There are abundant definitions of spirituality, and my particular framing of spirituality is gradually emerging. I am beginning to think of it as a mixture of three inter-related fundamental aspects of how we relate to each other and the world: perspectives (world views, life stances, values), practices (meditation, rituals, customs) and experiences (belonging, aliveness, transcendence). On this framing, spiritual growth is about enriching our capacity to develop and align our perspectives, practices and experiences. In this sense spirituality is fundamentally about non-material aspiration, about 'being the change you want to see in the world', which goes beyond wellbeing and taps into a higher-order conception of behaviour change.
2) Deepening behaviour change: 'improving the grain' of human nature.
The hegemonic behaviour change perspective - libertarian paternalism ('nudge') takes many aspects of human nature as givens- things we should just accept and work with rather than try to change. Policymakers in the UK and many other countries are increasingly advised to 'go with the grain' of human nature, as if this grain was invariant and inflexible. This perspective has its place, but is largely blind to the potential of spiritual practice.
spirituality is fundamentally about non-material aspiration, about 'being the change you want to see in the world', which goes beyond wellbeing and taps into a higher-order conception of behaviour change.
To take two examples, while much of human behaviour is automatic, and heavily influenced by the choice architectures of the surrounding environment, messenger effects, social norms and a range of other influences, meditators who have cultivated the capacity for mindfulness have much greater control over their reactions. Over time, mindfulness helps behaviour to become significantly less reactive, and much more in people's conscious control. This may not make them entirely immune to all cognitive biases, but it does show the possibility that we can change our 'grain'.
Second, in the Summer RSA Journal, there was an article about 'The Biological limits of empathy' by Steven Asma who makes the superficially compelling case that there are limits to how much we can expand our empathy:
"If care is indeed a limited resource, then it cannot stretch indefinitely to cover the massive domain of strangers...Our tribes of kith and kin are ‘affective communities’ and this unique emotional connection with our favourites entails great generosity and selfless loyalty. There is an upper limit to our tribal emotional expansion and that limit makes universal empathy impossible."
Now I am not saying he is strictly wrong, but I strongly suspect he hasn't heard of metta bhavana, or 'loving kindness meditation', which is precisely about expanding this sense of empathy and care beyond our natural impulses. If every child were to learn this practice and be supported in doing it regularly with supervision and advice, the 'upper limit' to empathy and 'emotional expansion' may not hold at all.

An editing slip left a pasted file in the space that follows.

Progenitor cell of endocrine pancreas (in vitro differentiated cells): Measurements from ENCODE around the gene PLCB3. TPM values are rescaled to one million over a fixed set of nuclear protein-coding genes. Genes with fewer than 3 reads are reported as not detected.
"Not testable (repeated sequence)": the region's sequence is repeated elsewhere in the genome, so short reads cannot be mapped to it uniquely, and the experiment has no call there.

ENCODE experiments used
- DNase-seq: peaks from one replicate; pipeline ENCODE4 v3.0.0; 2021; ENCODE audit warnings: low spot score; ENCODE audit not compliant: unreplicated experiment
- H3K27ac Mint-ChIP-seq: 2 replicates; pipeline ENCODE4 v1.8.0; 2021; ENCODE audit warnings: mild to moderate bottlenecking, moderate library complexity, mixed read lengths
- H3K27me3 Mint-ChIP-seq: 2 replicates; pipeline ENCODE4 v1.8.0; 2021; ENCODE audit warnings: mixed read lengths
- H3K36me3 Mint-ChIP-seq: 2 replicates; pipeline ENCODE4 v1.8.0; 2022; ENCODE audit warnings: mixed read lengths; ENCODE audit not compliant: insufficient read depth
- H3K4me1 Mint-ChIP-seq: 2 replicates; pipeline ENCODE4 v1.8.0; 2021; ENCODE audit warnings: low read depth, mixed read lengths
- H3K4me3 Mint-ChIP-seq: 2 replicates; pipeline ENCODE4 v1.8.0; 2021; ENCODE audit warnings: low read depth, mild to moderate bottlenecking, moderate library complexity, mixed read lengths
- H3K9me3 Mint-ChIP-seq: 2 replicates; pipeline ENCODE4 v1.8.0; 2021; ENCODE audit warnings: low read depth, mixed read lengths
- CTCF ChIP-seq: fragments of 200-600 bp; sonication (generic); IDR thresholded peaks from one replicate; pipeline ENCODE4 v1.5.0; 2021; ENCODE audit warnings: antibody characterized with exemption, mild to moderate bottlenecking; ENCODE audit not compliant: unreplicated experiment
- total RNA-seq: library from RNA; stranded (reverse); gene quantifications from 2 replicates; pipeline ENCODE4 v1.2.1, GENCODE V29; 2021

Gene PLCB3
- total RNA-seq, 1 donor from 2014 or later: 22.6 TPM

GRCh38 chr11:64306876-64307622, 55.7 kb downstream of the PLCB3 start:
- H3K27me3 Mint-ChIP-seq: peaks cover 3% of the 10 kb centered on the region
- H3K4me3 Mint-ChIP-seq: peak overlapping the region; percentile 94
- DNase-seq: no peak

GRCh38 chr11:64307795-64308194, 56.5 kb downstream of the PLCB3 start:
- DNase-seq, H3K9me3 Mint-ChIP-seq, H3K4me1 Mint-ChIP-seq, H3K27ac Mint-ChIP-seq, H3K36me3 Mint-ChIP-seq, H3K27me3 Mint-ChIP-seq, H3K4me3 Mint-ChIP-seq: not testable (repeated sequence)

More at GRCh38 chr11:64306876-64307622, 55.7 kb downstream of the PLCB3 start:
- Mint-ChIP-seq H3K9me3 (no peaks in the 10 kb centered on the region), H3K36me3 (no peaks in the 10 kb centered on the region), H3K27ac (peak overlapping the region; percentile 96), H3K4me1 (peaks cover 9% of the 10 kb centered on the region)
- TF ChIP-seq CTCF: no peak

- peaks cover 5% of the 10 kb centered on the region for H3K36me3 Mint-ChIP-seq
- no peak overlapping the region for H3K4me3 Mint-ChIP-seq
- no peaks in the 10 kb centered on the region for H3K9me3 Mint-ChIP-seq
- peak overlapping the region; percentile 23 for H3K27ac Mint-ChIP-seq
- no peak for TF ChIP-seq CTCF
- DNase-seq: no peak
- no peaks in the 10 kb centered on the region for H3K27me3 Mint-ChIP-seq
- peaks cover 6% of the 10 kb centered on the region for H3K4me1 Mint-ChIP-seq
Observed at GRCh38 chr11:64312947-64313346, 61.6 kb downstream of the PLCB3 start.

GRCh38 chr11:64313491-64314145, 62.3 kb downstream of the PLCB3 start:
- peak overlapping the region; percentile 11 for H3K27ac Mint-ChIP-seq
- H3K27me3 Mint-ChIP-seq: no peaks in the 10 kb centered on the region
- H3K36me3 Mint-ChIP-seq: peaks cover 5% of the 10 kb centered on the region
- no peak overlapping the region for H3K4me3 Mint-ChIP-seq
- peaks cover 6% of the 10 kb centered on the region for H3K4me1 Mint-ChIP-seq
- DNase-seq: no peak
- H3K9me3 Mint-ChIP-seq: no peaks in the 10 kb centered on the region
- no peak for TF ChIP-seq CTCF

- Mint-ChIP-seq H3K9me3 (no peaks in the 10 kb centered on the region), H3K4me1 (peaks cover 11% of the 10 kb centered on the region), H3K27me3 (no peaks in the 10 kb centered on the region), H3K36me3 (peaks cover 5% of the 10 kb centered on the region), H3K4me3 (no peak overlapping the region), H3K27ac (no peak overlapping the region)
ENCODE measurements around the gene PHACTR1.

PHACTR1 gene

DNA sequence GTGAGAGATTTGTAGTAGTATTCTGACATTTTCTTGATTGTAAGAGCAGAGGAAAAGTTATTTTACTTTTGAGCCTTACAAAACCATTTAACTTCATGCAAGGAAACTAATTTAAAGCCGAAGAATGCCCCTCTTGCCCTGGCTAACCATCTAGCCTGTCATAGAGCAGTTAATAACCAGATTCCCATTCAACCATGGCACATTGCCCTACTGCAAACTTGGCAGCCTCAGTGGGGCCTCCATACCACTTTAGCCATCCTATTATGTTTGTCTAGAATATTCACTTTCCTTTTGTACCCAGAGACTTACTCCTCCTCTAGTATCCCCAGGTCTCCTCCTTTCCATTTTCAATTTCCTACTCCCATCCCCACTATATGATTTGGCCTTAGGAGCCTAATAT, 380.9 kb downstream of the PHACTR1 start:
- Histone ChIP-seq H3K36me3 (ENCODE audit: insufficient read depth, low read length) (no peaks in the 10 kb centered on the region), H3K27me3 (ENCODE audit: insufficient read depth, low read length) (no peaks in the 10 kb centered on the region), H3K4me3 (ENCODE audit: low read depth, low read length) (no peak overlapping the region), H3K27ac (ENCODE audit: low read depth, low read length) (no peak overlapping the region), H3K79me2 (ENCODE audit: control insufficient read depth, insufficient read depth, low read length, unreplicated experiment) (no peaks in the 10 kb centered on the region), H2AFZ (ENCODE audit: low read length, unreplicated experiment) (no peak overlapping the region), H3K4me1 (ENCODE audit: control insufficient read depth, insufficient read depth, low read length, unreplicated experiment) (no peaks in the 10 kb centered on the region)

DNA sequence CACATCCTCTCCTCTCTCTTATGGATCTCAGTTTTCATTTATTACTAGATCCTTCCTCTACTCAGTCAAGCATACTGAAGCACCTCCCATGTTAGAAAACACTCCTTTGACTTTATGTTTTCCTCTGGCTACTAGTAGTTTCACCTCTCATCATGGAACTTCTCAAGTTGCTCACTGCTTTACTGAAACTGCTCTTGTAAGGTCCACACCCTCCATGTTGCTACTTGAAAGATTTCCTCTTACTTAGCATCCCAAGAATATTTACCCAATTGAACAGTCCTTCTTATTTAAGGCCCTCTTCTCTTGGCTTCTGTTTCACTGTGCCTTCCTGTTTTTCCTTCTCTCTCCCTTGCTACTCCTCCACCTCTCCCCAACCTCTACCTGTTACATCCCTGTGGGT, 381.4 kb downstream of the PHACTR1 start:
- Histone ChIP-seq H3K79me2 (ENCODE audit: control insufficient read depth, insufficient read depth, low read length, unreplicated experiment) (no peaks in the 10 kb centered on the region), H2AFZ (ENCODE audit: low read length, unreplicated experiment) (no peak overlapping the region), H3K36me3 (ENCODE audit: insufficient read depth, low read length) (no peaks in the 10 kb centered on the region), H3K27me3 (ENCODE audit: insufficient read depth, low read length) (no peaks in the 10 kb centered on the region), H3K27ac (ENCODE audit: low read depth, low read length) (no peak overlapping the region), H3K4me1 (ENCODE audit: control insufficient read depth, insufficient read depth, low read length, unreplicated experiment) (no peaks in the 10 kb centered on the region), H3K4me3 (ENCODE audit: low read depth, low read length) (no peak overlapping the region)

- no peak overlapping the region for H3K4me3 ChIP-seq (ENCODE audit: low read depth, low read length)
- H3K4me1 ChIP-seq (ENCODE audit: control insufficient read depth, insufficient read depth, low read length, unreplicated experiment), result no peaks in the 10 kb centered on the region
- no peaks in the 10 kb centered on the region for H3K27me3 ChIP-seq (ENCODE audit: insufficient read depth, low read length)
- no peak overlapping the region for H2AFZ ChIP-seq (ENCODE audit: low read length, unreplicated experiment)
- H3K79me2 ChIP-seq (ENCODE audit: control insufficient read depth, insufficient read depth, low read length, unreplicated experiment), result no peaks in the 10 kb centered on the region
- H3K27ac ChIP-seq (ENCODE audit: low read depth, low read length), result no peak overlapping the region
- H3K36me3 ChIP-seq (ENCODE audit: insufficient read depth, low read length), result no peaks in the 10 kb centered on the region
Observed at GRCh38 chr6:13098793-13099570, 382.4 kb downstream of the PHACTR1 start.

Moreover, I have only skimmed the surface with just two forms of practice, from a predominantly Buddhist perspective. Other traditions would have things to say, and the Common Cause group may add that you don't even need spiritual practice to illustrate this point, and that it is enough to prime people's sense of caring about bigger-that-self problems to get them to think and act more generously and altruistically.
3) Informing spiritual needs and practices in specific domains.
Later this week RSA Education is hosting a workshop on "Spiritual, Moral, Social and Cultural Education' and although I don't know the area well, I believe the 'spiritual' dimension is considered particularly hard to teach and assess.
One of the best references to inform this perspective is Guy Claxton's Inaugural address to Bristol Graduate School of Education in 2002 called 'Mind Expanding'. He unpacks spiritual needs of children as the search for entirely normal and adaptive experiences including belonging, peace of mind, aliveness and mystery.
Claxton unpacks spiritual needs of children as the search for entirely normal and adaptive experiences including belonging, peace of mind, aliveness and mystery.
The claim is that if they don't find such experiences in safe nurturing environments, they may seek them out elsewhere. So gangs may give belonging, crime may offer aliveness, drugs the experience of mystery and so forth. The point is definitely not to encourage such activities, but to recognise the legitimate spiritual need that legitimately seeks a less harmful form of expression.
So that's my current pitch for the relatively public aspect of the 'so what?', and 'why bother?' question of Spirituality. It's very much a work in progress, so if you have made it this far, I would be very grateful for any thoughts.